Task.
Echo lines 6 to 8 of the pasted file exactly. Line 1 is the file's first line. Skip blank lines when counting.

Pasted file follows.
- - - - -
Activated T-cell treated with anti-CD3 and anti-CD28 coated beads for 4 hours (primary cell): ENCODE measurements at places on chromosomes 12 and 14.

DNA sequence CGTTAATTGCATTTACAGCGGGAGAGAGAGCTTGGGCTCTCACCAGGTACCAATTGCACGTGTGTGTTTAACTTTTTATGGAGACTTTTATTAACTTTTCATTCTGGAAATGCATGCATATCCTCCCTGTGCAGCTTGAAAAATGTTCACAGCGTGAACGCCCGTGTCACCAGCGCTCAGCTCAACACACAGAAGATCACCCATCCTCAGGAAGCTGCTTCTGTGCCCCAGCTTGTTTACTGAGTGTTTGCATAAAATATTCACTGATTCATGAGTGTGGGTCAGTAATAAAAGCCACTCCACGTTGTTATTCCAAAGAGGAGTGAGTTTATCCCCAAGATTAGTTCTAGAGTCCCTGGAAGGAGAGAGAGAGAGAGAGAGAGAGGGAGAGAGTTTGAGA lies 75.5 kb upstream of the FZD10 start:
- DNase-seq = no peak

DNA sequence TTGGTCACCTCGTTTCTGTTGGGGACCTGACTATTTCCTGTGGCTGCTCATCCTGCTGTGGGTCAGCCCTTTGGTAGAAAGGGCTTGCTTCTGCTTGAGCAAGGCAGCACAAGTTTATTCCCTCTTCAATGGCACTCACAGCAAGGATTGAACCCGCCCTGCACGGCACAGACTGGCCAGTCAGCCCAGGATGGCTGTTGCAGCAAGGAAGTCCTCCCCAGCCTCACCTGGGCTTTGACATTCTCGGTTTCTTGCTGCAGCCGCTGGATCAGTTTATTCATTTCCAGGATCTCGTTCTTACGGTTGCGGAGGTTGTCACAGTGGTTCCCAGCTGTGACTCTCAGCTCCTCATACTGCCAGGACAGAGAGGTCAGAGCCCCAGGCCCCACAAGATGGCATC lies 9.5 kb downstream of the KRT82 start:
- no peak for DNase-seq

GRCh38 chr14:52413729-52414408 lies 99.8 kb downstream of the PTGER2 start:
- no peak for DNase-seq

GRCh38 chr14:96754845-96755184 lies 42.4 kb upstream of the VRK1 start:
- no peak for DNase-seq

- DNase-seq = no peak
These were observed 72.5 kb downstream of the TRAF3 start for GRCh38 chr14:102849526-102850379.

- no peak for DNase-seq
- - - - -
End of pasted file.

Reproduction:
GRCh38 chr14:52413729-52414408 lies 99.8 kb downstream of the PTGER2 start:
- no peak for DNase-seq

GRCh38 chr14:96754845-96755184 lies 42.4 kb upstream of the VRK1 start: